‘An Evening with Angela’ keeps audience laughing start to finish


The Student Union Board of Governors (SUBOG) Comedy Committee kicked off the fall semester with its first event; “The Office: An Evening with Angela.” Inside Jorgensen, excitement and positive vibes filled the room. You couldn’t even tell that outside it was just another dreary Thursday night and it only got better when Angela Kinsey came onstage.

Kinsey is most well known for her role as Angela Martin in NBC’s “The Office” who she described as “judgey and a bit of a b*tch.”

Kasey Macedo, a fifth-semester psychology and human development and family studies double major, was surprised by and really enjoyed Kinsey’s personality and how it contrasted with her character. “I was really surprised by her because she’s the complete opposite of Angela,” Macedo said. “She was so happy and exciting.”

But much like the other characters in “The Office,” playing Angela wasn’t that simple, Kinsey explained.

“I feel like our show was so great at showing that people have a lot of layers to them and that’s what I was trying to do when I played Angela Martin. Yes, her core is the b*tch but there’s layers to that, Kinsey said. “Sometimes I’m a suspicious b*tch, sometimes I’m a plotting b*tch, sometimes I’m a sad b*tch. There’s layers to a b*tch,” Kinsey concluded to a round of laughter and applause.

Whether you’re a fan or not, you can’t help but appreciate “The Office” as a staple of our generation. “‘The Office’ is the ‘Friends’ of our generation,” Kopcik, SUBOG Comedy Chairman, said.

With its unique humor and heartfelt moments that were spoiled for non-devotees long ago, people keep coming back to the series for laughs and relatable moments.

Julia Kendzierski, a seventh-semester environmental science major, loves “The Office” for it’s familiarity. “Like Angela said it’s just so familiar in a way. I think everyone can find something in it to relate to that will just stick with them and provide them comfort. Sometimes life is just so much that it’s nice to just turn on Netflix and just escape for awhile,” Kendzierski said.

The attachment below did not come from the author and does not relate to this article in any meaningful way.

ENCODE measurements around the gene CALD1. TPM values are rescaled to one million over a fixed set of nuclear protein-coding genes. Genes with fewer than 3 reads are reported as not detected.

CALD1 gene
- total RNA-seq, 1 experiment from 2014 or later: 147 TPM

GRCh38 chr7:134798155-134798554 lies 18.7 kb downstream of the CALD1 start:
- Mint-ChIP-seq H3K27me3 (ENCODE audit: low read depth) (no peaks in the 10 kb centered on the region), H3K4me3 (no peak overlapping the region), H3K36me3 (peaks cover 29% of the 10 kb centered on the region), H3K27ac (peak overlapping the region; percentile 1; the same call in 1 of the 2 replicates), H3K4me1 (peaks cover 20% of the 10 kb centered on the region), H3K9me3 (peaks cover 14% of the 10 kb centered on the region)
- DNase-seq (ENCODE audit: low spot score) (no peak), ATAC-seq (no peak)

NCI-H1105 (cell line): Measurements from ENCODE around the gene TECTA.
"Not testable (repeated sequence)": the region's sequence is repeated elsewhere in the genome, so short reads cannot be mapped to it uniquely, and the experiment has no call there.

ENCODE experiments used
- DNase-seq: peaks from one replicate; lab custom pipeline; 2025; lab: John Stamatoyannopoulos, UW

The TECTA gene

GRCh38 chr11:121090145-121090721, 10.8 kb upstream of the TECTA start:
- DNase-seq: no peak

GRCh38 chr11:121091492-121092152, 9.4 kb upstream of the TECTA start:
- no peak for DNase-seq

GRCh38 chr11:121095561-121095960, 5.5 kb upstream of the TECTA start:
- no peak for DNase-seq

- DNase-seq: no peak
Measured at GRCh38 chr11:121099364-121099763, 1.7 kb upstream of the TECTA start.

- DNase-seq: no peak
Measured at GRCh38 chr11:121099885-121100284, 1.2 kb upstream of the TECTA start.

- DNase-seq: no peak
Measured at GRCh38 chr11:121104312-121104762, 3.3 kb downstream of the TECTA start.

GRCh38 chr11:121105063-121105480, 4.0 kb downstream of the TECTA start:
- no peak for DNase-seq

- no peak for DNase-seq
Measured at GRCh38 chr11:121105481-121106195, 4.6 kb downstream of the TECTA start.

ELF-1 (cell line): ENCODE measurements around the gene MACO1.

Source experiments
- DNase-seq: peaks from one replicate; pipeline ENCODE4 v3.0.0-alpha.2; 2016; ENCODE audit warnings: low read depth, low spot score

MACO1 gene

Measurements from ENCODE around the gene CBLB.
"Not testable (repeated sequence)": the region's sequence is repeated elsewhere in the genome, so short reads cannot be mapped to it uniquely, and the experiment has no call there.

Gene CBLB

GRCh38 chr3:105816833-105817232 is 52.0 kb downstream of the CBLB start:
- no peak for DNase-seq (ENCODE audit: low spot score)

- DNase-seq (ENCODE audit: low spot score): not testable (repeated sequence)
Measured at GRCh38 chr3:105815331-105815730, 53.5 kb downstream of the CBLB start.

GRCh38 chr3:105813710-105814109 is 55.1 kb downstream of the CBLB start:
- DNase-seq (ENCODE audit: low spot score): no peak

Before Kinsey could launch into one of her hilarious or heartwarming stories, all she had to say was the episode title and the audience started laughing. The fact that fans can recognize iconic moments just by saying episode titles like “Yankee Swap” or “Diversity Day” is impressive and shows just how much people love the show.

The event was structured as a Q&A between Kinsey and the SUBOG Comedy Chairman Colton Kopcik, but it didn’t stay that way for long as Kinsey frequently got up to talk directly to the audience.

When the student submitted questions were up on the screen, she looked out into the crowd checking to see if the person who asked a question online was there in person. Multiple times through the night, Kinsey got up from her chair and told stories directly to the audience including the story of how her nephew used her picture to meet people on Tinder and it ended up going viral. She also spoke directly to the audience while she told the story of how they threw a cat named Bandit into the ceiling and “blew out Bandit,” Kinsey said. This story was one of the highlights of the night for many students.

“I think the funniest part was the story about saving Bandit. It was right at the end so I think it’s really sticking with me. That’s like my all-time favorite scene like I had a picture of Creed screaming during that scene on my wall all year last year. It’s how I picture my life always just like chaotic so I just loved hearing the background to that,” Kendzierski said.

“She really wanted to get to know us which I thought was interesting from a celebrity perspective,” Macedo said. “I feel like they’re so used to that and she is at this point but she still made an effort to be with the audience.”

Since “The Office” ended in 2013, Kinsey has starred in other shows and worked on other projects, but from the heartfelt memories that she shared onstage, you can tell that nothing has come close to that experience.

“Every week was like winning the lottery,” Kinsey said. She emphasized that the show was so successful because the cast was so close and so the show had the feeling that they were “in this together,” Kinsey said.

Much like “The Office” itself, Kinsey was the bright spot in a long rainy week.

Alexis Taylor is a staff writer for The Daily Campus. She can be reached via email at alexis.taylor@uconn.edu.

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